By Mark Cowen, Senior MedWire Reporter
Around a third of patients initially diagnosed with major depressive disorder (MDD) have their diagnosis changed to bipolar disorder (BD), Polish researchers report.
Dominika Dudek (Jagiellonian University, Cracow) and team also found that diagnostic conversion from MDD to BD was significantly associated with an earlier age at depression onset, treatment-resistant depression, a higher number of depressive episodes, and a higher number of hospitalizations.
"The variables above may be a useful predictor of bipolar diathesis," comment the researchers in the Journal of Affective Disorders.
The findings come from a retrospective chart review of 122 patients, aged at least 18 years, initially diagnosed with MDD between 1979 and 2009. The mean age at initial diagnosis was 39.8 years and 75.9% were women.
Overall, 32.8% of the patients had a diagnostic conversion to BD over a mean follow-up period of 18.5 years, with a mean time to diagnostic conversion of 9.3 years.
The team found a significant negative correlation between age at depression onset and time to diagnostic conversion. And patients with an earlier age at depression onset (<30 years) had higher conversion rates than those with a later age at onset (≥30 years), at 69% versus 28%.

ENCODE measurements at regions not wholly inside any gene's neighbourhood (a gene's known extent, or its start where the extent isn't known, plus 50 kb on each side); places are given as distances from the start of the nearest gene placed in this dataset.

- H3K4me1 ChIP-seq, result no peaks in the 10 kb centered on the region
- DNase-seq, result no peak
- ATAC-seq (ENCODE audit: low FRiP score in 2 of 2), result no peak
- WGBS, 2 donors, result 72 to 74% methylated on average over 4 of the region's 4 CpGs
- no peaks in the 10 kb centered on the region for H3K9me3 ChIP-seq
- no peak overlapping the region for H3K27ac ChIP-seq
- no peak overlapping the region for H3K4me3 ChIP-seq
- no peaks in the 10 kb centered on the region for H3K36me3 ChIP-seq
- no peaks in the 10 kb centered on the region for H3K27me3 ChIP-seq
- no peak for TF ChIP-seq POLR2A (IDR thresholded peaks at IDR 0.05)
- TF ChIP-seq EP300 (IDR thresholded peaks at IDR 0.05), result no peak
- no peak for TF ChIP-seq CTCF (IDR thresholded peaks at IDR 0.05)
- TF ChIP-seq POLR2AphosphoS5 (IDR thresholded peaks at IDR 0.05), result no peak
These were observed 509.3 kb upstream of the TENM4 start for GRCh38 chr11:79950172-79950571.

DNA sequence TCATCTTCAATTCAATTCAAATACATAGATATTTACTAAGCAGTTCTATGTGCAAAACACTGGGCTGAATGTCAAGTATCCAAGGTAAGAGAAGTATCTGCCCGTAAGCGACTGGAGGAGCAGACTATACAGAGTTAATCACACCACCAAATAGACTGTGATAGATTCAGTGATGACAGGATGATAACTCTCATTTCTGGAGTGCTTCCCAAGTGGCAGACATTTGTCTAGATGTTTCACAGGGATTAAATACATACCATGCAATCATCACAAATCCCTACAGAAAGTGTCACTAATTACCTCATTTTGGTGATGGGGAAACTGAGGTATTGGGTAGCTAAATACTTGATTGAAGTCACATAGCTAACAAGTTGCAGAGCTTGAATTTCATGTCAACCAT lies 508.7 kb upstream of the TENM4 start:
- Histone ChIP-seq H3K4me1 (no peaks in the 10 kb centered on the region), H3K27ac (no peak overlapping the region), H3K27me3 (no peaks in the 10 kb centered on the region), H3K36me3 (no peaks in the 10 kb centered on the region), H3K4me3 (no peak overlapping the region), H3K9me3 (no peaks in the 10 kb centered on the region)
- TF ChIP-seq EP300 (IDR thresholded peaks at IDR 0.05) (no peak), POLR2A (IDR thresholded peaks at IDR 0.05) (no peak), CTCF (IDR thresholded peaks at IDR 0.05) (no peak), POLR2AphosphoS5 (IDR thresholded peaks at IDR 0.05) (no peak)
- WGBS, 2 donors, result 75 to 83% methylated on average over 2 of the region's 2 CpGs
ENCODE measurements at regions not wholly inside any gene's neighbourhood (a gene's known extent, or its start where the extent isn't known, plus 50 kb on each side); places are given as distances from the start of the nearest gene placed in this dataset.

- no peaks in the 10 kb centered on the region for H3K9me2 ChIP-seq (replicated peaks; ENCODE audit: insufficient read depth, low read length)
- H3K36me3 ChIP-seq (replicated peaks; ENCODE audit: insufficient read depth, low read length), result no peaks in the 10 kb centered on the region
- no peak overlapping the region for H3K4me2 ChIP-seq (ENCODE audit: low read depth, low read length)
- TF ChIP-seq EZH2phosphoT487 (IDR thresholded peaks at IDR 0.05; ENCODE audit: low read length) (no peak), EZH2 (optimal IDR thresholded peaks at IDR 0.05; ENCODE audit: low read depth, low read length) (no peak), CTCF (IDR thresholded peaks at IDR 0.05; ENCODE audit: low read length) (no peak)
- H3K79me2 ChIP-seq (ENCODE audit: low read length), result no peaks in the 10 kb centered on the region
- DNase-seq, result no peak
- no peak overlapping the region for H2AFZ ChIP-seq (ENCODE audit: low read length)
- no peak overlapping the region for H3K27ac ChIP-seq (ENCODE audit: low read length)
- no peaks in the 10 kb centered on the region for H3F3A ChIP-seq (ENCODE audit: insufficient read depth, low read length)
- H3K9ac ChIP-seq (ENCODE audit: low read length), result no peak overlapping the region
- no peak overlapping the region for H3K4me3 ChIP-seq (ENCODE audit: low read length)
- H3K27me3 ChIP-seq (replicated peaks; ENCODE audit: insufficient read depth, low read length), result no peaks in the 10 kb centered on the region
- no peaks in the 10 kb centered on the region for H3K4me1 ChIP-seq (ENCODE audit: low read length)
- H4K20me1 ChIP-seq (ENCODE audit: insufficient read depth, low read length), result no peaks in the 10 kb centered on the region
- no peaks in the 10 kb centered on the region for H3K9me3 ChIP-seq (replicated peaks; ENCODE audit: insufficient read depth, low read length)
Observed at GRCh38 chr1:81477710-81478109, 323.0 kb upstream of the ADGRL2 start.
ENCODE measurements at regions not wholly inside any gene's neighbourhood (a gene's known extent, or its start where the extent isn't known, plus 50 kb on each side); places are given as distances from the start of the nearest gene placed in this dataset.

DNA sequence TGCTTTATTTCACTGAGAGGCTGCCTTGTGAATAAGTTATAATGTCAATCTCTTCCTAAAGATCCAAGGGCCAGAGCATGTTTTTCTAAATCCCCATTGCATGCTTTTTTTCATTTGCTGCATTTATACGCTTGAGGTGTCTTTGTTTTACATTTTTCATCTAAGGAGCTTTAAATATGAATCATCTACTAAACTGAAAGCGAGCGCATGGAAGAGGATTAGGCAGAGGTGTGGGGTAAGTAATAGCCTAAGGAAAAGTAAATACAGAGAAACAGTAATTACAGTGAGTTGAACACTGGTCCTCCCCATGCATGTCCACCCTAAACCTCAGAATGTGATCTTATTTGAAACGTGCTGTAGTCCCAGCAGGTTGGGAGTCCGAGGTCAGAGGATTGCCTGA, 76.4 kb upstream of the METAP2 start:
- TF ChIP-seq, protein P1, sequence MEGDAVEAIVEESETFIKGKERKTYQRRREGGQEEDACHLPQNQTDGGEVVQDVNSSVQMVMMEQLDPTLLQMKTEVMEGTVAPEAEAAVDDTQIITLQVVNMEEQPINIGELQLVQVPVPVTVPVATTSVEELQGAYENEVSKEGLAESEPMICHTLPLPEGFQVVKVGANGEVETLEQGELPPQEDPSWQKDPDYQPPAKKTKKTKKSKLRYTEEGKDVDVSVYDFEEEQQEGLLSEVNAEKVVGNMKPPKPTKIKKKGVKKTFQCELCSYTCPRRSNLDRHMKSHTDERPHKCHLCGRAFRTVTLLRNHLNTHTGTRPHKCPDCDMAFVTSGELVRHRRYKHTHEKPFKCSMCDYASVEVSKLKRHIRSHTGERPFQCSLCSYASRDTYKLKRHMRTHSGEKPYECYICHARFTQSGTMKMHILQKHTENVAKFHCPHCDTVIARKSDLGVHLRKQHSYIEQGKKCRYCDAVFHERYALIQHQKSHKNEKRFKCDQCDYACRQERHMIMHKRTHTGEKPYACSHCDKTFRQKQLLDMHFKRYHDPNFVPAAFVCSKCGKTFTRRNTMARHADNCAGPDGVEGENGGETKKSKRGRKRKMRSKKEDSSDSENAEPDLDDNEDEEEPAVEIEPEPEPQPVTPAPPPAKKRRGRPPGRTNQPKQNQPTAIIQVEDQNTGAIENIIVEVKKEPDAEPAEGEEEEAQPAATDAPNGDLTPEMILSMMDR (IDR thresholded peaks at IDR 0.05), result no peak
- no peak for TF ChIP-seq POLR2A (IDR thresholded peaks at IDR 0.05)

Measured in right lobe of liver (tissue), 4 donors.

Furthermore, treatment-resistant depression, defined as lack of significant improvement following at least two adequate antidepressant trials, was 3.6 times more common among converters than nonconverters, at 40% versus 11%.
The researchers also found that, compared with nonconverters, converters had a significantly higher number of previous depressive episodes (7.1 vs 8.5), a higher number of hospitalizations (1.8 vs 3.7), and had spent more time in psychiatric wards (10.7 vs 26.3 weeks).
However, there were no significant differences between the groups regarding years of illness duration, duration of the first depressive episode, number of drugs and/or dosage changes during treatment, or the time elapsed before the occurrence of a second episode of depression.
"The main finding of our study is that about one-third of our subjects, diagnosed with depression and primarily outpatients, had their diagnosis converted into BD," conclude Dudek et al.
They add: "As the risk of a diagnostic switch is a linear function of time, the relatively long follow-up period seems to be an important advantage of our study."
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